WASHINGTON (Reuters) - The coordinator for the U.N. body monitoring enforcement of sanctions on North Korea said on Wednesday a stepped up focus was needed on cybercrime, which had become fundamental to Pyongyang's ability to finance its banned weapons programs.
Eric Penton-Voak, of the U.N. Security Council's Panel of Experts on North Korea, noted that despite the widest sanctions regime ever imposed by the United Nations on a nation state, North Korea had markedly accelerated its missile testing, particularly over the past six months.
"It may be no coincidence that the words cyber and crypto-currency do not actually appear in the U.N. sanctions resolutions," he told a discussion hosted by Washington's Center for a New American Security think tank.
Penton-Voak said he believed cyber activity had become "absolutely fundamental" to North Korea's ability to evade U.N. sanctions to raise money for its nuclear and missile programs, but biannual reports of the experts' panel had not reflected this as member states had been reluctant to report breaches.
"We rely on U.N. member states to inform us about breaches in order to investigate. But many, many member states are quite cautious about their own cyber capabilities," he said.
"Victims for their part are often very reluctant to discuss how hacks happened and how extensive they were ... I do hope and expect that our reports in the future will rather better reflect the central importance of cyber-enabled financial crime to (North Korea)."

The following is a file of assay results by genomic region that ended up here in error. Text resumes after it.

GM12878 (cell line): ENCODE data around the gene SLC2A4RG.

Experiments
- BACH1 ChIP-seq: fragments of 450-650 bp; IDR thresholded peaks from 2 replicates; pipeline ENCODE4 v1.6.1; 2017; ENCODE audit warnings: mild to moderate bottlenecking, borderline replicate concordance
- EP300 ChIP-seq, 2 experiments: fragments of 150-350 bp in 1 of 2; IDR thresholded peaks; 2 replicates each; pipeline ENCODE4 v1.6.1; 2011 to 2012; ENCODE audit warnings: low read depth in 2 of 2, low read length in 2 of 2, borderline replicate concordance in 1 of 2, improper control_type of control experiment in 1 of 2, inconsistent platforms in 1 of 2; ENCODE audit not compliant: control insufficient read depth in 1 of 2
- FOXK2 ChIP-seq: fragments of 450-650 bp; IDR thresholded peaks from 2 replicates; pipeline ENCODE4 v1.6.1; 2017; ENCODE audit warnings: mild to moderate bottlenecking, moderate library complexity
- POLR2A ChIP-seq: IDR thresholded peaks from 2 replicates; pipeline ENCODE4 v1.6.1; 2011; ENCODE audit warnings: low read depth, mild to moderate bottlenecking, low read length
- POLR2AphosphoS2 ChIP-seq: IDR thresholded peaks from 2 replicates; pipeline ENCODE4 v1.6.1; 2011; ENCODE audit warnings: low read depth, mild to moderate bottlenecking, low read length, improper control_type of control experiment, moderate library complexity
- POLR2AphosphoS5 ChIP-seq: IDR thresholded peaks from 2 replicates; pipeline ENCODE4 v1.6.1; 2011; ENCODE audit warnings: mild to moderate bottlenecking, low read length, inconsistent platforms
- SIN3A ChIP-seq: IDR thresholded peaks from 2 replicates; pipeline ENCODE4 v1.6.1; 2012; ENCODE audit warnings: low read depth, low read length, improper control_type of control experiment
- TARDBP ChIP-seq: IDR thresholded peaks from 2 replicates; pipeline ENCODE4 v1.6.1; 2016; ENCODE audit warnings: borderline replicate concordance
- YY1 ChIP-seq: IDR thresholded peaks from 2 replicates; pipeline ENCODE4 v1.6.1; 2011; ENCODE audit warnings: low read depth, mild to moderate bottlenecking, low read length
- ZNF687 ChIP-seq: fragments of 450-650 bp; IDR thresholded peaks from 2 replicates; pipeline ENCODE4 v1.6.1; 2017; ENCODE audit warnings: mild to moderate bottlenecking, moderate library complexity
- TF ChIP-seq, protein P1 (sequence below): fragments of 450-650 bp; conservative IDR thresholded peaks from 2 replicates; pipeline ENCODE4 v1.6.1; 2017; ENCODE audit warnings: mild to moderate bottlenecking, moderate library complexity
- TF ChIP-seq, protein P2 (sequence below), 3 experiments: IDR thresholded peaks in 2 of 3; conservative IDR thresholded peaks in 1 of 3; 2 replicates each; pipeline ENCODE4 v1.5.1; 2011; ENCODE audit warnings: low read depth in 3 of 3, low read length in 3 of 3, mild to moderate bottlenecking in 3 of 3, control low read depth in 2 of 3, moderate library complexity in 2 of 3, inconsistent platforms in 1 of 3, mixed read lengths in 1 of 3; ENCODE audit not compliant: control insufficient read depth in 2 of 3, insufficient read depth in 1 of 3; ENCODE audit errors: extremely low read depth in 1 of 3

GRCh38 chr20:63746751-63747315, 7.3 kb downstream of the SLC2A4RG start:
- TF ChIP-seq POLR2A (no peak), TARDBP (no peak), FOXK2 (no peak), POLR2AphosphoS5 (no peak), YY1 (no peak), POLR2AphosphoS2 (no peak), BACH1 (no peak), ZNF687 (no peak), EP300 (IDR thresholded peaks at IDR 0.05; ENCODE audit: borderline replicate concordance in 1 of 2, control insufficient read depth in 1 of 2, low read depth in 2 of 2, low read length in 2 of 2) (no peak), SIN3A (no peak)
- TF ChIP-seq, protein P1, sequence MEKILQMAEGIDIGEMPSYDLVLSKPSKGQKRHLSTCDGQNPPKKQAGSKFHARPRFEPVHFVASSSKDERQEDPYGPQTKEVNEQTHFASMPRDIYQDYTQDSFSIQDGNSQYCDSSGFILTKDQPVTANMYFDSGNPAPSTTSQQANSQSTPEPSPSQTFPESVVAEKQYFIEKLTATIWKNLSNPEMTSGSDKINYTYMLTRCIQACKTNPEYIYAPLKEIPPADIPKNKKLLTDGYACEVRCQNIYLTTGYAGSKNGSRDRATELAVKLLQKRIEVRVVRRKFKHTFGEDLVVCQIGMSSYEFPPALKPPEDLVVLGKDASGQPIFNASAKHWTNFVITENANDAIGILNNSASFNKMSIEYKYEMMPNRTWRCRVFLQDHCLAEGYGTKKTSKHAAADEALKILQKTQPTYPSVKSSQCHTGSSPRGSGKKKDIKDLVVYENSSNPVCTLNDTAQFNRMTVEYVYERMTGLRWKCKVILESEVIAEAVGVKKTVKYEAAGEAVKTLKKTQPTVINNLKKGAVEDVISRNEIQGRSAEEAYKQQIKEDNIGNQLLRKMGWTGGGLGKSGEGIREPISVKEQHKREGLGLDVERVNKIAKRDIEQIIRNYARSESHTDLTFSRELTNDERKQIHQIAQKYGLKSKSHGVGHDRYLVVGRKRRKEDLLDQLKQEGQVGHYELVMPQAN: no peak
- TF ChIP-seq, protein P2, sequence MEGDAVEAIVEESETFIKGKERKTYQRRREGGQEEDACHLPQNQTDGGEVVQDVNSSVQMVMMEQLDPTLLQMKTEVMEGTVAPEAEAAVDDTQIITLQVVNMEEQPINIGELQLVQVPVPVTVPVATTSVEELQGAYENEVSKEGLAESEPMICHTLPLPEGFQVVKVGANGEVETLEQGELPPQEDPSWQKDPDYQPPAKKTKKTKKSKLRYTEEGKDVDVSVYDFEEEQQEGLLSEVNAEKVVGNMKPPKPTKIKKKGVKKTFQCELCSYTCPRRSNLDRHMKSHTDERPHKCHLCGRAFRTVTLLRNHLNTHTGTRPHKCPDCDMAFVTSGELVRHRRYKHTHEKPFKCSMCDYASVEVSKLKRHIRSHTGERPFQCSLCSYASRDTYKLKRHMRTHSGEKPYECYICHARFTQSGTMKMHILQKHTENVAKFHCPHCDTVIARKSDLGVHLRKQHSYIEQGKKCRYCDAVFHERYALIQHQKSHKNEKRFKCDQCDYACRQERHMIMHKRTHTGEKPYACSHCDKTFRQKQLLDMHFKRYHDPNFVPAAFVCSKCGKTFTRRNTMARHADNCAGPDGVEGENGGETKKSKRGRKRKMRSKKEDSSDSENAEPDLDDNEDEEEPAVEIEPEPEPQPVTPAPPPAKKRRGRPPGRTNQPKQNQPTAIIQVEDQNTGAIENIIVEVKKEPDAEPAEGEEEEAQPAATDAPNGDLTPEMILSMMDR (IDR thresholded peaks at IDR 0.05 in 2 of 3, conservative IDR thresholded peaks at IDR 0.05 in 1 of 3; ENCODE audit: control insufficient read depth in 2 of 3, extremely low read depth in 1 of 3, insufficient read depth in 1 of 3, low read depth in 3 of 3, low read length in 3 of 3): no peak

Penton-Voak said North Korean hackers were at the cutting edge of cyber technology, as shown by the recent hack of the Axie Infinity video game.
The United States last week linked North Korean hackers to the theft of hundreds of millions of dollars' worth of cryptocurrency tied to Axie Infinity.
Ronin, a blockchain network that lets users transfer crypto in and out of the game, said digital cash worth almost $615 million was stolen on March 23.
A post on the official Ronin blog said the FBI had attributed the hack to the Lazarus Group, a hacking entity the Washington says is controlled by the Reconnaissance General Bureau, North Korea's primary intelligence bureau.
It has been accused of involvement in the "WannaCry" ransomware attacks, hacking of international banks and customer accounts, and 2014 cyber-attacks on Sony Pictures Entertainment.
Washington has been pushing the U.N. Security Council to blacklist Lazarus and freeze its assets, according to a draft resolution reviewed by Reuters last week.
(Reporting by David Brunnstrom; Editing by Alex Richardson)